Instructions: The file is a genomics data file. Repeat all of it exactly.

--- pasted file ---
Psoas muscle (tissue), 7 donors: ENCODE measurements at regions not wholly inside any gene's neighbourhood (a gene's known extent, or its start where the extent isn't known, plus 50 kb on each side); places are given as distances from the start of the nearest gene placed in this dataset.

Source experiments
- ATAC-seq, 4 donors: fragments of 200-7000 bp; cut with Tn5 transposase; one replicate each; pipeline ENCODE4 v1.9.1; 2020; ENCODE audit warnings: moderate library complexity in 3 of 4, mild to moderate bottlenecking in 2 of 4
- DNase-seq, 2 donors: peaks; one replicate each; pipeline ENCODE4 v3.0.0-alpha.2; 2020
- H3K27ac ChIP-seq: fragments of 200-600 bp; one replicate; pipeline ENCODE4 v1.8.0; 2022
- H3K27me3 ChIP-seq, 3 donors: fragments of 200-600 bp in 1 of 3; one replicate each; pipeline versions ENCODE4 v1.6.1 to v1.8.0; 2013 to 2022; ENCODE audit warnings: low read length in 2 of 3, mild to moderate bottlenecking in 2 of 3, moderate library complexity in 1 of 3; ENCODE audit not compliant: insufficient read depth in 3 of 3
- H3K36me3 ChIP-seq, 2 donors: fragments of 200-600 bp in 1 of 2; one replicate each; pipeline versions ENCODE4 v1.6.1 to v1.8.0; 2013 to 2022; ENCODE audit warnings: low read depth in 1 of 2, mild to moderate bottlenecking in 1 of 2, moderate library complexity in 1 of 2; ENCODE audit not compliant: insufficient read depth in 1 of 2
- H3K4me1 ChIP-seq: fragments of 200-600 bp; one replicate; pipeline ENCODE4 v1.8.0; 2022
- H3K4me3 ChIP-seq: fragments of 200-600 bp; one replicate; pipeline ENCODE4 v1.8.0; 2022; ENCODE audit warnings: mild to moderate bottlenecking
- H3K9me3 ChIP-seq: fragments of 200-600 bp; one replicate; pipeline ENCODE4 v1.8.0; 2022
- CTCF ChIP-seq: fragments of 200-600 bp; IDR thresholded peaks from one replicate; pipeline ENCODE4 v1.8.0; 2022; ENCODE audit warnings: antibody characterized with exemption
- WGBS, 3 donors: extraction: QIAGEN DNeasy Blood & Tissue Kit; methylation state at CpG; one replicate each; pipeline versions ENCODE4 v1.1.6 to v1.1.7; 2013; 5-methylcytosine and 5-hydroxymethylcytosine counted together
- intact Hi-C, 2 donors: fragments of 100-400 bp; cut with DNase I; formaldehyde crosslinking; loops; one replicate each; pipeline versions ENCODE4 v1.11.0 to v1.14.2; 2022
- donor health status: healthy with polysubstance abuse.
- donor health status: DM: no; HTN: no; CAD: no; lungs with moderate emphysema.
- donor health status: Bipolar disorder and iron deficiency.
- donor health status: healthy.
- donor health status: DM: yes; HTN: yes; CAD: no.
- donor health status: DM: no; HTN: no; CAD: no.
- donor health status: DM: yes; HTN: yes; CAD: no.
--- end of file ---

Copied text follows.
Psoas muscle (tissue), 7 donors: ENCODE measurements at regions not wholly inside any gene's neighbourhood (a gene's known extent, or its start where the extent isn't known, plus 50 kb on each side); places are given as distances from the start of the nearest gene placed in this dataset.

Source experiments
- ATAC-seq, 4 donors: fragments of 200-7000 bp; cut with Tn5 transposase; one replicate each; pipeline ENCODE4 v1.9.1; 2020; ENCODE audit warnings: moderate library complexity in 3 of 4, mild to moderate bottlenecking in 2 of 4
- DNase-seq, 2 donors: peaks; one replicate each; pipeline ENCODE4 v3.0.0-alpha.2; 2020
- H3K27ac ChIP-seq: fragments of 200-600 bp; one replicate; pipeline ENCODE4 v1.8.0; 2022
- H3K27me3 ChIP-seq, 3 donors: fragments of 200-600 bp in 1 of 3; one replicate each; pipeline versions ENCODE4 v1.6.1 to v1.8.0; 2013 to 2022; ENCODE audit warnings: low read length in 2 of 3, mild to moderate bottlenecking in 2 of 3, moderate library complexity in 1 of 3; ENCODE audit not compliant: insufficient read depth in 3 of 3
- H3K36me3 ChIP-seq, 2 donors: fragments of 200-600 bp in 1 of 2; one replicate each; pipeline versions ENCODE4 v1.6.1 to v1.8.0; 2013 to 2022; ENCODE audit warnings: low read depth in 1 of 2, mild to moderate bottlenecking in 1 of 2, moderate library complexity in 1 of 2; ENCODE audit not compliant: insufficient read depth in 1 of 2
- H3K4me1 ChIP-seq: fragments of 200-600 bp; one replicate; pipeline ENCODE4 v1.8.0; 2022
- H3K4me3 ChIP-seq: fragments of 200-600 bp; one replicate; pipeline ENCODE4 v1.8.0; 2022; ENCODE audit warnings: mild to moderate bottlenecking
- H3K9me3 ChIP-seq: fragments of 200-600 bp; one replicate; pipeline ENCODE4 v1.8.0; 2022
- CTCF ChIP-seq: fragments of 200-600 bp; IDR thresholded peaks from one replicate; pipeline ENCODE4 v1.8.0; 2022; ENCODE audit warnings: antibody characterized with exemption
- WGBS, 3 donors: extraction: QIAGEN DNeasy Blood & Tissue Kit; methylation state at CpG; one replicate each; pipeline versions ENCODE4 v1.1.6 to v1.1.7; 2013; 5-methylcytosine and 5-hydroxymethylcytosine counted together
- intact Hi-C, 2 donors: fragments of 100-400 bp; cut with DNase I; formaldehyde crosslinking; loops; one replicate each; pipeline versions ENCODE4 v1.11.0 to v1.14.2; 2022
- donor health status: healthy with polysubstance abuse.
- donor health status: DM: no; HTN: no; CAD: no; lungs with moderate emphysema.
- donor health status: Bipolar disorder and iron deficiency.
- donor health status: healthy.
- donor health status: DM: yes; HTN: yes; CAD: no.
- donor health status: DM: no; HTN: no; CAD: no.
- donor health status: DM: yes; HTN: yes; CAD: no.